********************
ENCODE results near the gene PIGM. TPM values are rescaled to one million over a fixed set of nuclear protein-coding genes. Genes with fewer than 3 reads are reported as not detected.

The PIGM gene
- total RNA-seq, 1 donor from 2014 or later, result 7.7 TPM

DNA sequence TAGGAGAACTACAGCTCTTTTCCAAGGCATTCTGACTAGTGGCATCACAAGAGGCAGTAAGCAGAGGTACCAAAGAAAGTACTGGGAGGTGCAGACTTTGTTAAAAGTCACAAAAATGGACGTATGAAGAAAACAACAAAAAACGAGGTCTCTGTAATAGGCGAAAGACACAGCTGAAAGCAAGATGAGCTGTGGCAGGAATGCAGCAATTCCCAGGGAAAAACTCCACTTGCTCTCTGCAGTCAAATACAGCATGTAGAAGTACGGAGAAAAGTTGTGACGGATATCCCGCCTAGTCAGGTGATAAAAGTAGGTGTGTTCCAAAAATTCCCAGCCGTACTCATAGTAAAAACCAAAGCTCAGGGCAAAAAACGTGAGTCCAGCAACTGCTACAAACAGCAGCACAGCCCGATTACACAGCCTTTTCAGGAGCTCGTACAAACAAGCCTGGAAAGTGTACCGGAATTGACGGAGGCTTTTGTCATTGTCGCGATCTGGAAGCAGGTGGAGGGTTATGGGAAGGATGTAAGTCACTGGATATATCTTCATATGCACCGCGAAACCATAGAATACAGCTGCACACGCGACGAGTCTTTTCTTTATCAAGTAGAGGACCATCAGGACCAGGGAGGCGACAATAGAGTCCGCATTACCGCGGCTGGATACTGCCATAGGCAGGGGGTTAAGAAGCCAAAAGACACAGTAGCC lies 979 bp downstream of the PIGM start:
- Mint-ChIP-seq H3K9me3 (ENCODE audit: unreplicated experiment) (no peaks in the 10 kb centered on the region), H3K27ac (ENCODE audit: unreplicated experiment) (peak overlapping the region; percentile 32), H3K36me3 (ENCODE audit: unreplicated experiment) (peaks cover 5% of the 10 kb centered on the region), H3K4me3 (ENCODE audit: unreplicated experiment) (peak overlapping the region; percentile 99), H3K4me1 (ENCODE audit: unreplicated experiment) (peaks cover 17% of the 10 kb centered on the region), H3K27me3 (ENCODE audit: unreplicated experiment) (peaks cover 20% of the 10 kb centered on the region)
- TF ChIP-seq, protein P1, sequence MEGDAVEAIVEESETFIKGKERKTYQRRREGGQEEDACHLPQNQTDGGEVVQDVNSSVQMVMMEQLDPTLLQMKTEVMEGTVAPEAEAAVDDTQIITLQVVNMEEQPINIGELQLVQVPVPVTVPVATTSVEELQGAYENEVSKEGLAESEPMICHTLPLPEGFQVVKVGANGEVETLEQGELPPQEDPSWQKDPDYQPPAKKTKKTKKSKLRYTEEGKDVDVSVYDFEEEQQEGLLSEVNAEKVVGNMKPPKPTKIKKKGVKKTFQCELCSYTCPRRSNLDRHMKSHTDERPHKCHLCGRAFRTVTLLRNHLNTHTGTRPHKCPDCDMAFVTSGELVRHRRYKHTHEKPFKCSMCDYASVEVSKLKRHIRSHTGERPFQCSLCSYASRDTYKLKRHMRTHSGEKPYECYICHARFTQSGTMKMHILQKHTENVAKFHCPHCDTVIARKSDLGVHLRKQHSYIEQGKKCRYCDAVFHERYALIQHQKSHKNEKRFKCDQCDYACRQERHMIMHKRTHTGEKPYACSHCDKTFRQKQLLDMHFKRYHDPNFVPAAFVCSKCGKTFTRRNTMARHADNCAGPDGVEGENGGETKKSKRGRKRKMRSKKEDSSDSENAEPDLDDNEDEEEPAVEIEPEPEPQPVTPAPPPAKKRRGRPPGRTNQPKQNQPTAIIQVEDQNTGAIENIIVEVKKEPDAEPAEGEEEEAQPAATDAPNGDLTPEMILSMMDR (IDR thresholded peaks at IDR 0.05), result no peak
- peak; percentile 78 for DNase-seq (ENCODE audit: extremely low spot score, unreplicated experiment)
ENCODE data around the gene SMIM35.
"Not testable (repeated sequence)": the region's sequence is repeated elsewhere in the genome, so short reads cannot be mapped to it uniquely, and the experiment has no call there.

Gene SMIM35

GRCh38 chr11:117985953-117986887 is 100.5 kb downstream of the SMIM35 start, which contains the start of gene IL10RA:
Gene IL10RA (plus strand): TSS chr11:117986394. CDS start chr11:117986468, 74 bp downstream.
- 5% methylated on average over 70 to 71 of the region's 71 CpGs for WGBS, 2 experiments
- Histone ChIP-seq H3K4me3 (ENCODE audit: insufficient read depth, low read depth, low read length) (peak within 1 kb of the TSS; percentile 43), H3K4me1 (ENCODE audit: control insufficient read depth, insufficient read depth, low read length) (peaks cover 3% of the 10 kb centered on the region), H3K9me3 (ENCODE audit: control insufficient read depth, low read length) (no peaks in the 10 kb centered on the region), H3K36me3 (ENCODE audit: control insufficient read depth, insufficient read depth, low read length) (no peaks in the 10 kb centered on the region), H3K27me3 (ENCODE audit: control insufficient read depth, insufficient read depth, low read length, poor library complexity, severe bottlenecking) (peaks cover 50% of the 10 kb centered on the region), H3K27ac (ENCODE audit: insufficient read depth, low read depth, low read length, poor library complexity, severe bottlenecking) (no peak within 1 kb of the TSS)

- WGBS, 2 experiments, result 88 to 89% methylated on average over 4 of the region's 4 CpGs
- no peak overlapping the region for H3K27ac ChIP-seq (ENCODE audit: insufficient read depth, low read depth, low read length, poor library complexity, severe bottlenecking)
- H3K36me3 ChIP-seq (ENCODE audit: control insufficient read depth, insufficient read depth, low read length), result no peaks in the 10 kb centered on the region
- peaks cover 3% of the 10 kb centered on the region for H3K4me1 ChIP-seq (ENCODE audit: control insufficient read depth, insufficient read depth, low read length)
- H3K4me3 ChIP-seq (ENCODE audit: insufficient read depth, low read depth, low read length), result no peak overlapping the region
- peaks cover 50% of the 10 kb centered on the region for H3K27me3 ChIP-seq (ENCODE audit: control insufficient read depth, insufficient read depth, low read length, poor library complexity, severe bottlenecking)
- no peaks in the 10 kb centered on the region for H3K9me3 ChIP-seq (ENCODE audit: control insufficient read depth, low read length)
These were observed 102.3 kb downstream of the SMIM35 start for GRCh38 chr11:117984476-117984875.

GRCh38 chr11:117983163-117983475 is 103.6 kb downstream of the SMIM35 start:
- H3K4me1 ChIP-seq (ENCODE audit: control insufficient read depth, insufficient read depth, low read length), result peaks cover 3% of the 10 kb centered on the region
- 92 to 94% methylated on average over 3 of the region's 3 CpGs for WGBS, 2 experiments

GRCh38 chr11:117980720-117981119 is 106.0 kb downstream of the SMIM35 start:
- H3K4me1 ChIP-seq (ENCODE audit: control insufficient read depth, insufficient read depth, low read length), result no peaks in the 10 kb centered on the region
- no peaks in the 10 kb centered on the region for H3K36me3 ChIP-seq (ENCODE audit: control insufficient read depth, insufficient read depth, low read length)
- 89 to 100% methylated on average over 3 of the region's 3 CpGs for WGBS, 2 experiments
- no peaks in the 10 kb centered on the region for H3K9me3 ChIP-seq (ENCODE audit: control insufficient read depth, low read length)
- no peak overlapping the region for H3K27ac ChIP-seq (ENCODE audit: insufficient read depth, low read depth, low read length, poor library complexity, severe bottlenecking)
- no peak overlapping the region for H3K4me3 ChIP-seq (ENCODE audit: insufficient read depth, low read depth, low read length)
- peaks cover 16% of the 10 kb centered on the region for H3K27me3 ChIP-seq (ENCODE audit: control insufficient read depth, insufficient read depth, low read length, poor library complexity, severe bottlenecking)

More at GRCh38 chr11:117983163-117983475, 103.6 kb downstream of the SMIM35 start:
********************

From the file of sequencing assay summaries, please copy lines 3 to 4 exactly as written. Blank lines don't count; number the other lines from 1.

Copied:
- total RNA-seq, 1 donor from 2014 or later, result 7.7 TPM

DNA sequence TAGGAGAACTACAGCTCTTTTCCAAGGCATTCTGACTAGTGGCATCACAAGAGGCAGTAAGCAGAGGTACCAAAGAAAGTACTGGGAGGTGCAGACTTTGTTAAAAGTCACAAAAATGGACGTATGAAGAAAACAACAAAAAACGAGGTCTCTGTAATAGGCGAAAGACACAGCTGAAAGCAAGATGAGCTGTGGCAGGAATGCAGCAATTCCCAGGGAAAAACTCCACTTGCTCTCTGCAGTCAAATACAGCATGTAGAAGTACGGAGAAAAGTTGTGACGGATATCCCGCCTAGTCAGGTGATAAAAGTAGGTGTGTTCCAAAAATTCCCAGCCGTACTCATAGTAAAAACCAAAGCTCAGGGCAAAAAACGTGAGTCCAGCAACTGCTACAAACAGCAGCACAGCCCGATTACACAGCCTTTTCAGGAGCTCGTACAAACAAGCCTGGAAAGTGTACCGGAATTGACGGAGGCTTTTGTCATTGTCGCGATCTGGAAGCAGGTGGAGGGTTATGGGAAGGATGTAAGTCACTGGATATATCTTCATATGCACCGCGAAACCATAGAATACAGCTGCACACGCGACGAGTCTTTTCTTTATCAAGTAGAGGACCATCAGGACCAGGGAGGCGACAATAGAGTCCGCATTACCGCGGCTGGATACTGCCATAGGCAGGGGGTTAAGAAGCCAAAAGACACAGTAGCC lies 979 bp downstream of the PIGM start: